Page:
The McLaren 570S is an outrageously fun all-out supercar, complete with beetle-wing doors and 562 horsepower turbocharged engine.
But what if you want to carry some luggage? Tying it to the roof just would not do. It would look dumb and the aerodynamics would be awful.
That's why McLaren came out with the 570GT. It has a small luggage compartment behind the seats and more storage between the front wheels. McLaren engineers re-tuned the suspension a touch for a comfier ride, too, which will come in handy if you're going on a long trip.
McLaren cars offer a mix of immediate responsiveness and feel like fast, expensive go-karts. But they're refined enough so that you're not punished for your fun. But I always thought a little more practicality and comfort might be good. So it seemed like the McLaren 570GT was the car I'd been waiting for, if I could overlook its $200,000 price tag.
The 570GT's "more comfortable" seats are still pretty slim if you're used to a family car. There's not much padding and the driver sits at roughly sidewalk level. The dashboard is, likewise, minimal. A lot of things are handled using an iPad-like touch screen. Our test car's gigantic sunroof kept that screen bathed in glare about half the time. I'm told that cars built later have a shade that can solve that irritating problem.
The steering wheel provides ample feel of the road and the car responds immediately, and precisely, to each movement. With a relatively small 3.8-liter V8 engine tucked in right behind the seats, the 570GT makes you feel like a part of the machine. You twitch, it twitches. You swing your arms, the car swings. And visibility is amazing over that sharply-sloped nose.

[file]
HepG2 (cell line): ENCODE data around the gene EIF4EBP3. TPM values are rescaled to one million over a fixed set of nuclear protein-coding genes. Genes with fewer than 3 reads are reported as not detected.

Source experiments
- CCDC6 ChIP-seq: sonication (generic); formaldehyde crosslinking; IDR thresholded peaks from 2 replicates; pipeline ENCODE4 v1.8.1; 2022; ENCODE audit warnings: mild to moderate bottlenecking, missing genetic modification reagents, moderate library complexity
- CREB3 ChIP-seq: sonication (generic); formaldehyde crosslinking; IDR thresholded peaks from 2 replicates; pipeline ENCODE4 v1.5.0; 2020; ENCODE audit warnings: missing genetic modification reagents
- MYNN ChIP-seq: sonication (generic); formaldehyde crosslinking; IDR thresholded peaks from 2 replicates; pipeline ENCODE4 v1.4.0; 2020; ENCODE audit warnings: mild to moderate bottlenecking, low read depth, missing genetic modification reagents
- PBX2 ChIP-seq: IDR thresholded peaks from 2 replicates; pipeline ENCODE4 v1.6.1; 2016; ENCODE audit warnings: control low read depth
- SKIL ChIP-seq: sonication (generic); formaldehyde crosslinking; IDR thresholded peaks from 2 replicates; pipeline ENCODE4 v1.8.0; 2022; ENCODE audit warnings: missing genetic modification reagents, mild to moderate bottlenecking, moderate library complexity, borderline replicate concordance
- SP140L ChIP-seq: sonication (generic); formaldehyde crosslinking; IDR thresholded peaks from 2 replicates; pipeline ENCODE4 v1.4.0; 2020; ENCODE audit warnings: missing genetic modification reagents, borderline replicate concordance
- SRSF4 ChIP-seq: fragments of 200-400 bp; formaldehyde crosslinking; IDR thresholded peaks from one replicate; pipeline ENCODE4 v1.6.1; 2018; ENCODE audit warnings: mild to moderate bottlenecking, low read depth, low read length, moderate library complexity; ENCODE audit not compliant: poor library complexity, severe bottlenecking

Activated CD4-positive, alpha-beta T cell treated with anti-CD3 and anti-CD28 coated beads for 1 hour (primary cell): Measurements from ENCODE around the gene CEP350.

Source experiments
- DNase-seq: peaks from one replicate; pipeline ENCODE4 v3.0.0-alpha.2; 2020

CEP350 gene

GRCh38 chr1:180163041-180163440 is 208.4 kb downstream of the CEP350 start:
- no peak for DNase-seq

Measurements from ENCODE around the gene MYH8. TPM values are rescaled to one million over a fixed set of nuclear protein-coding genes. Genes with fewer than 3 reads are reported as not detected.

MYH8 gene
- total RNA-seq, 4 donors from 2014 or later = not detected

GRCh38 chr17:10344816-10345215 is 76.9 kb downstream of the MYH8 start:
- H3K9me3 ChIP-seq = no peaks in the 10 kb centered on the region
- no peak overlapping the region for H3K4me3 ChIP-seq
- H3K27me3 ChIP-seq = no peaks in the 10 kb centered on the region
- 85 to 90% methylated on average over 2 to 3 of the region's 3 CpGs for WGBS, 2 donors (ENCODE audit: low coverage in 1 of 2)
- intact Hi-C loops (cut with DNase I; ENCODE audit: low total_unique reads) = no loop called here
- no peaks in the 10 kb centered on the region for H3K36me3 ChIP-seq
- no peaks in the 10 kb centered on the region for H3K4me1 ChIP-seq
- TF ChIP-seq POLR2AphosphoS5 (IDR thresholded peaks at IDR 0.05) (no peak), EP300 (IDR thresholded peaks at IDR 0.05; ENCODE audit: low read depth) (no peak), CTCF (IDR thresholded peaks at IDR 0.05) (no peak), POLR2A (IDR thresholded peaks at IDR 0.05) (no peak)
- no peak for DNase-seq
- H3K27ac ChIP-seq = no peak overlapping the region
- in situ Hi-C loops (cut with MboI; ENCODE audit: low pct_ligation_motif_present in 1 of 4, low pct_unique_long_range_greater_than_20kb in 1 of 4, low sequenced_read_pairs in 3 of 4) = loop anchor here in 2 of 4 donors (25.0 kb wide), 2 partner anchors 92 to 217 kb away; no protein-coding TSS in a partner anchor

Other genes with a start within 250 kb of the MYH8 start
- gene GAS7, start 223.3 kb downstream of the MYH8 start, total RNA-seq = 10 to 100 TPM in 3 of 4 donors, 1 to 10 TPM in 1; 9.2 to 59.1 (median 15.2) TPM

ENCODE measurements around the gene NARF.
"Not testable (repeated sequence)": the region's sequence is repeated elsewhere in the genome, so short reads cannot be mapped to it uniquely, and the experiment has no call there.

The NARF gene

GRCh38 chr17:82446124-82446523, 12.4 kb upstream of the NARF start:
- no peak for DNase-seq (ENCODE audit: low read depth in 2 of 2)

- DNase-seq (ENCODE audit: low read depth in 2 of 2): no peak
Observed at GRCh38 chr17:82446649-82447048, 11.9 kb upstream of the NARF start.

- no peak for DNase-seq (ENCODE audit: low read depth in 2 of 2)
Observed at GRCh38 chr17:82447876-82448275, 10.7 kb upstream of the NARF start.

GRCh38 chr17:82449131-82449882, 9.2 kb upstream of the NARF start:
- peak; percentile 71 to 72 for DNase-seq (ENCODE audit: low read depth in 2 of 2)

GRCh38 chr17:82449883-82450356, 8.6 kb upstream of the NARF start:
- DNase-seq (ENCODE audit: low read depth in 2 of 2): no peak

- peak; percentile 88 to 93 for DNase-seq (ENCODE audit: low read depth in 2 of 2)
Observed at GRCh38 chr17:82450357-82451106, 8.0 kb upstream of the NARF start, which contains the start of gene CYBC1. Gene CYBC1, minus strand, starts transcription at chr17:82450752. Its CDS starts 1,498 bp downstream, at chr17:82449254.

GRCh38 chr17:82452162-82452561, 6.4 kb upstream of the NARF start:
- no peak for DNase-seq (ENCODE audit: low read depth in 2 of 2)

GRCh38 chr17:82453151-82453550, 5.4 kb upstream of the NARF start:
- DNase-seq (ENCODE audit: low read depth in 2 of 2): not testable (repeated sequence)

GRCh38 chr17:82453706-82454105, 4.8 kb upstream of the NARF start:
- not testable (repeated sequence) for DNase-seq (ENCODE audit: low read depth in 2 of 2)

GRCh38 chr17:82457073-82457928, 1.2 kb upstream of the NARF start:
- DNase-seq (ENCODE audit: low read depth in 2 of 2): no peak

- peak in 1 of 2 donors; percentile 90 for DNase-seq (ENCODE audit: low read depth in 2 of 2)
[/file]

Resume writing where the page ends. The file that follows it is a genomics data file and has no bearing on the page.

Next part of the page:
The one part of the McLaren that let me down in this intimate relationship was the brakes. Yes, the car did stop, and quickly enough, but there was more work involved than I was expecting.
Three driving modes for the car's power and suspension -- Normal, Sport and Track -- tweak things like the firmness of the suspension and the touchiness of the gas pedal. In the 570GT, McLaren set the Normal mode to be a bit extra-cushy. But on the highway and open roads, I never left the 570GT in Normal mode for long. When going fast, which is what you're supposed to do in this car, Normal mode just didn't feel right. Properly set, the McLaren 570GT was thrilling.
While the 570GT is comfortable for a McLaren, I had the opportunity to drive the ultimate comfy sports car right afterwards -- the Porsche 911 Carrera 4S Cabriolet, which goes for a mere $155,000. It also has storage space behind its seats and in its nose. And its tiny backseats can carry suitcases instead of children. Compared to the McLaren, it was almost a crossover SUV.
Was it as visceral and exciting as the McLaren? Not quite. It had much less power -- 420 horsepower from a turbocharged 6-cylinder engine -- and almost 300 pounds more weight. It also had all-wheel-drive which, while great for traction, tends to numb driving feel a bit.
Like the McLaren, the 911 had adjustable drive settings, but they worked better. I could drive it comfortably at any speed in any setting from Normal through Sport Plus without feeling out of sorts. The notable turbo "whoosh" from the 911's new engine will be a controversial addition for Porsche fans, but I enjoyed it. It's the sound of the future rushing toward you.
I still love a McLaren. But for the really long haul, I'm afraid the venerable and comfortable Porsche remains the car to beat.